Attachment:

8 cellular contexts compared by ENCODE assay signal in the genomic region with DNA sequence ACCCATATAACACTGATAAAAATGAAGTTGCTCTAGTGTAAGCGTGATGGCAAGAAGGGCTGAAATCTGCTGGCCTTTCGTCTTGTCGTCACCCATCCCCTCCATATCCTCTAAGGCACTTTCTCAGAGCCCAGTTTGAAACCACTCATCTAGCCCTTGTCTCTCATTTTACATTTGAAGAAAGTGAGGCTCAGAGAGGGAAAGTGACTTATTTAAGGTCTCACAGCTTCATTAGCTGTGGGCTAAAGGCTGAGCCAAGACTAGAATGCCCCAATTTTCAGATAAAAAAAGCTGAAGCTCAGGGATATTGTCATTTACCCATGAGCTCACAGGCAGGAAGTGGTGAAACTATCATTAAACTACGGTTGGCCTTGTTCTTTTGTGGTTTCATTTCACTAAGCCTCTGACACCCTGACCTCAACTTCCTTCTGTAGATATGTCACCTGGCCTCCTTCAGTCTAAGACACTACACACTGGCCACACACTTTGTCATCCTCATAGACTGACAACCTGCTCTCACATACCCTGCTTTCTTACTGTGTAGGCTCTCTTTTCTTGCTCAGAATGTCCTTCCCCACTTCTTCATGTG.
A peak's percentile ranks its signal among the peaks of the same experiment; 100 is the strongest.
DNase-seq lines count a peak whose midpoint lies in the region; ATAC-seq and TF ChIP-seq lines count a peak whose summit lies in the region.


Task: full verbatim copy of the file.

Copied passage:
8 cellular contexts compared by ENCODE assay signal in the genomic region with DNA sequence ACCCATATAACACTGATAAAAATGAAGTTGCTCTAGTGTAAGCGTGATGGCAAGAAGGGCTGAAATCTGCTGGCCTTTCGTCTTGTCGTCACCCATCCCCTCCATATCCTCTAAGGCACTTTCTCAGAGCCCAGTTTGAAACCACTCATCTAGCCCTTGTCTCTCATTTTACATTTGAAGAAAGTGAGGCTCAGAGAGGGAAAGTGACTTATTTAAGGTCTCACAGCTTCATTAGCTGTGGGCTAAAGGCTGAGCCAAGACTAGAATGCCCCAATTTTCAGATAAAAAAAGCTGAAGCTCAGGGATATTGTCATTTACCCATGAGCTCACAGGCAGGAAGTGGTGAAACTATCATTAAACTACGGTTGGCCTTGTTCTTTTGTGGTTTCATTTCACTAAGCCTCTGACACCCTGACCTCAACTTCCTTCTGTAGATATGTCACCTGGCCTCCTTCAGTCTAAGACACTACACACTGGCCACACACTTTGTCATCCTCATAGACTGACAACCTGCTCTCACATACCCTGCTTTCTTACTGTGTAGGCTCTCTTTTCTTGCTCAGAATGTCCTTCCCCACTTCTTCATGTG.
A peak's percentile ranks its signal among the peaks of the same experiment; 100 is the strongest.
DNase-seq lines count a peak whose midpoint lies in the region; ATAC-seq and TF ChIP-seq lines count a peak whose summit lies in the region.